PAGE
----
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Harper celebrates Hispanic Heritage Month

Winners with their ribbons in front of the gallery.

Hispanic Heritage Month just ended, but Harper Elementary students are still celebrating the culture as winners of the folk art gallery contest were announced this week.

The Harper Folk Art Gallery was inspired by the effort to move beyond just using routine morning announcements to share Hispanic heritage.

“During our planning to celebrate Hispanic Heritage Month, a goal that our Principal (Heidi) Estep set for our bilingual team was to find a way to incorporate our students,” bilingual teacher and gallery organizer Rosalina Martinez said. “We decided on a folk art gallery because it is an integral part of many Central and South American cultures. You can see it in bags, ceramics, dishes, paintings and jewelry. The colors are vibrant, and the creation is always something unique.”

Ms. Martinez said this was a great way to get students involved while encouraging others to celebrate heritage.

Victoria's pinata. “When creating these projects, we get to celebrate our students’ heritage,” she said. “As educators, we have the opportunity to do that in our schools. Hispanic Heritage Month is a great way to celebrate diversity in our classrooms. It also helps teach others about the beauty of the Hispanic culture.”

According to Ms. Martinez, there were more than 60 quality artwork submissions for the gallery.

“We were excited to see how our students expressed themselves artistically,” she said. “So many of them knocked it out of the park. We had everything from traditional drawings to an eccentric football painting with a flare. You can see the effort they put into their art. We received sculptures, paintings, drawings, clothes and pinatas.”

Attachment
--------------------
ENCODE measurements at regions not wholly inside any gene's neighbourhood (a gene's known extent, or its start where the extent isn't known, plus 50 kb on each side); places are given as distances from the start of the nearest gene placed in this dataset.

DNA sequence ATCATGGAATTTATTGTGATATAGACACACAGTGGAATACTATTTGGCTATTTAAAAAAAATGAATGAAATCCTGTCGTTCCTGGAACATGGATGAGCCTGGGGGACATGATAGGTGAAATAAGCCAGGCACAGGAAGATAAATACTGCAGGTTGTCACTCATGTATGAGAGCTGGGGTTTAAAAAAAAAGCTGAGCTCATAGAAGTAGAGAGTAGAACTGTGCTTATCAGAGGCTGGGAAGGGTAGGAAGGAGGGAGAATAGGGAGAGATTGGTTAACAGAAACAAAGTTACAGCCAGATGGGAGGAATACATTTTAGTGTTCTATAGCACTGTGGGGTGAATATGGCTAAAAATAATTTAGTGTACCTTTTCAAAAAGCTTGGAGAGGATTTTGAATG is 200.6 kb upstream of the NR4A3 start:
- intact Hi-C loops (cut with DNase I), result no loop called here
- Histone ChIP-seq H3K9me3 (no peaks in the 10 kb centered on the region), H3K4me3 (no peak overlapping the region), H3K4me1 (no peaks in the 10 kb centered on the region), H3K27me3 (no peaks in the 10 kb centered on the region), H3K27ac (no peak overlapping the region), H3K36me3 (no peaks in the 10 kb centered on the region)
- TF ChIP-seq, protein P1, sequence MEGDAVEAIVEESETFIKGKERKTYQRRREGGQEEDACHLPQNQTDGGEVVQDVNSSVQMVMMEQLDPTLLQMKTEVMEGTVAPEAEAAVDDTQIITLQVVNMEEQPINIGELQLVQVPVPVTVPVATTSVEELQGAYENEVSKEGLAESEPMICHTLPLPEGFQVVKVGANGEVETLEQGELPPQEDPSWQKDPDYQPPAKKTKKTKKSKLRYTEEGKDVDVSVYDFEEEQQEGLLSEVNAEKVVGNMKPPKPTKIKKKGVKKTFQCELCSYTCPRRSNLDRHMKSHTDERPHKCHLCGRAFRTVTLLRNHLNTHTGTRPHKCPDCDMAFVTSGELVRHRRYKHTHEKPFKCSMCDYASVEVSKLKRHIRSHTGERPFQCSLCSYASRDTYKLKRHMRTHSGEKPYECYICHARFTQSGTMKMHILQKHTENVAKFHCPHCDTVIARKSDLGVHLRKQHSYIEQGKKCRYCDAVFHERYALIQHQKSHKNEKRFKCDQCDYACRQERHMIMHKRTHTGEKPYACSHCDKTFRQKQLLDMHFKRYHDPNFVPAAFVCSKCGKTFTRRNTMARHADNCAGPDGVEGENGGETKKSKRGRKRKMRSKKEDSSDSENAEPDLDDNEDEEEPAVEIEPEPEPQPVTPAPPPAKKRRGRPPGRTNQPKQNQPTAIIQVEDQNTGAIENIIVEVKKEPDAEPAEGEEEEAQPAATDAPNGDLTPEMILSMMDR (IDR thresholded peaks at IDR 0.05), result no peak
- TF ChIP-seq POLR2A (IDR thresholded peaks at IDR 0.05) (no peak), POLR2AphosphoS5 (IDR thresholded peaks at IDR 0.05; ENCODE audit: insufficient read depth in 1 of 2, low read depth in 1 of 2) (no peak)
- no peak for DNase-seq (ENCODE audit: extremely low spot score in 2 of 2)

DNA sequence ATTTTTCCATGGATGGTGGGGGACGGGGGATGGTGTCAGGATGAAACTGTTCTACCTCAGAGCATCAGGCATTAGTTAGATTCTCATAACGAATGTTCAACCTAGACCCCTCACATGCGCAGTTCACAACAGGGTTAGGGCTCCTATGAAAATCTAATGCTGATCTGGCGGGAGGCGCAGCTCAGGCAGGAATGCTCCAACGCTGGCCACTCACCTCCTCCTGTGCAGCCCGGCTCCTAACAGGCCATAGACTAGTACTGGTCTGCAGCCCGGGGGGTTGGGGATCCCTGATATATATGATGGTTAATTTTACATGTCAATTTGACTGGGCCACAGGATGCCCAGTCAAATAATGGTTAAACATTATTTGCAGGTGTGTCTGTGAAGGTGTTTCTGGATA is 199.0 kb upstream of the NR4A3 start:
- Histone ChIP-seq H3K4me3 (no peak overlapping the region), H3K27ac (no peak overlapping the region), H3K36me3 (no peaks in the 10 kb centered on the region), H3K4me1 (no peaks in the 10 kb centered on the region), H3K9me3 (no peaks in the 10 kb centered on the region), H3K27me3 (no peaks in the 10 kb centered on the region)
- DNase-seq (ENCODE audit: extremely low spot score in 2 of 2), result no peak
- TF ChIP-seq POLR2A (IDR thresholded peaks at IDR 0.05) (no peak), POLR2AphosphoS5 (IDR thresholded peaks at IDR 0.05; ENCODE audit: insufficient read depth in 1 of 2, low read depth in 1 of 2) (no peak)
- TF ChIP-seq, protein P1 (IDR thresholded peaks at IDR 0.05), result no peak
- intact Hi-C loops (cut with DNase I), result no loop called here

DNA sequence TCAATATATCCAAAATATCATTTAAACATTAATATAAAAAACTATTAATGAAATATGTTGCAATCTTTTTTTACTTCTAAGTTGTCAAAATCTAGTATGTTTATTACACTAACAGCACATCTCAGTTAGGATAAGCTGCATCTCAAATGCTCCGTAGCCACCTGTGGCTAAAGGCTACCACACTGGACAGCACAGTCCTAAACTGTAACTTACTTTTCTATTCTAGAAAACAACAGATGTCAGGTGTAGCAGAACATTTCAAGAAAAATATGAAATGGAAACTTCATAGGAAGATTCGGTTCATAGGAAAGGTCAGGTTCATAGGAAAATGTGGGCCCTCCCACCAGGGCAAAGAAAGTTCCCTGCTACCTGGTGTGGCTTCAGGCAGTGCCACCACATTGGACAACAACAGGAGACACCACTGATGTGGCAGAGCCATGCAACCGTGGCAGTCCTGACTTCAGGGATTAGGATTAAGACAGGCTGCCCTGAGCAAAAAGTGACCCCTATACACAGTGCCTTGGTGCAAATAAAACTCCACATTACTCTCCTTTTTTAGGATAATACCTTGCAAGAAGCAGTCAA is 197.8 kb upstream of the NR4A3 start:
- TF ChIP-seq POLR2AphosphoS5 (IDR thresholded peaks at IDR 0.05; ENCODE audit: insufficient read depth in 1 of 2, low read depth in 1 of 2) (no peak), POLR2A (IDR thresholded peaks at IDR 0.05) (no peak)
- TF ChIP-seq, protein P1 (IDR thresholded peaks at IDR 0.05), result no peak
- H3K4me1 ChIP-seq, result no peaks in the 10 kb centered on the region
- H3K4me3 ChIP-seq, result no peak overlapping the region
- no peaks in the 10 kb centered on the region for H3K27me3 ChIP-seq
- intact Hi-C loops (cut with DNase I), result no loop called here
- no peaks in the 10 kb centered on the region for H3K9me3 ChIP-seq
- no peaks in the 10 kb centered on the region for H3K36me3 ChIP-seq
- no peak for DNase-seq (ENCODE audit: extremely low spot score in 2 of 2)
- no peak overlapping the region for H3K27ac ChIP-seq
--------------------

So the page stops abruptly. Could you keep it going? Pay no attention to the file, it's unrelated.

Choosing the final winners was difficult.

“It was tough,” Ms. Martinez said. “There were so many pieces that deserved recognition or a prize. In the end, our judges did a great job, and we had our winners.”

The judging process included teachers nominating art pieces with 20 selected for the final round. From there, teachers volunteered to join Assistant Principal Jason Brown to judge by grade level using a rubric to evaluate the art on attention to theme, neatness, color, details and creativity. 

Winners in grade categories are:


  1. Emiliano Hernandez, 1st 
  2. Amanda Lopez, Kinder
  3. Jayden Alvarez, Kinder

Emiliano Hernandez


  1. Victoria Penaloza, 3rd
  2. Angel Velasquez, 3rd
  3. Emily Martinez, 3rd

Victoria Penaloza


  1. Sahid Flores, 4th 
  2. Monica Redmond, 4th
  3. Lucas Gonzalez, 4th

Sahid Flores.

The winners chose their inspirations from a variety of sources.

Sahid's Day of the Dead painting. “I was inspired by the Disney movie ‘Coco,’” said 4th-grader Sahid Flores, who took first prize for his Day of the Dead painting. “I was surprised I was the winner, and I realized I am really good at drawing.”

The first-prize winner in the 2nd/3rd category didn’t have to look any further than her own family for her idea to make a pinata complete with candy.

“I picked a tradition from my family,” said Victoria Penaloza. “We mostly use pinatas at parties like a decoration. It wasn’t really easy, but it wasn’t too hard, either. My mom helped me with the hot glue gun.”

Emiliano Hernandez, a 1st-grader and winner of his age category, created a detailed diorama-style display.

“I wanted to do the Day of the Dead,” he said. “And my mom said I should do it because it is important.”

The students in the bilingual classes also made pinatas, as well as Mexican mirrors and paper cutouts, to use as decoration for the gallery display because these are common in the Hispanic culture.

“There are many traditions,” Victoria said. “And it is fun helping people learn about them.”

Mexican mirrors and paper cutouts decorate the display area.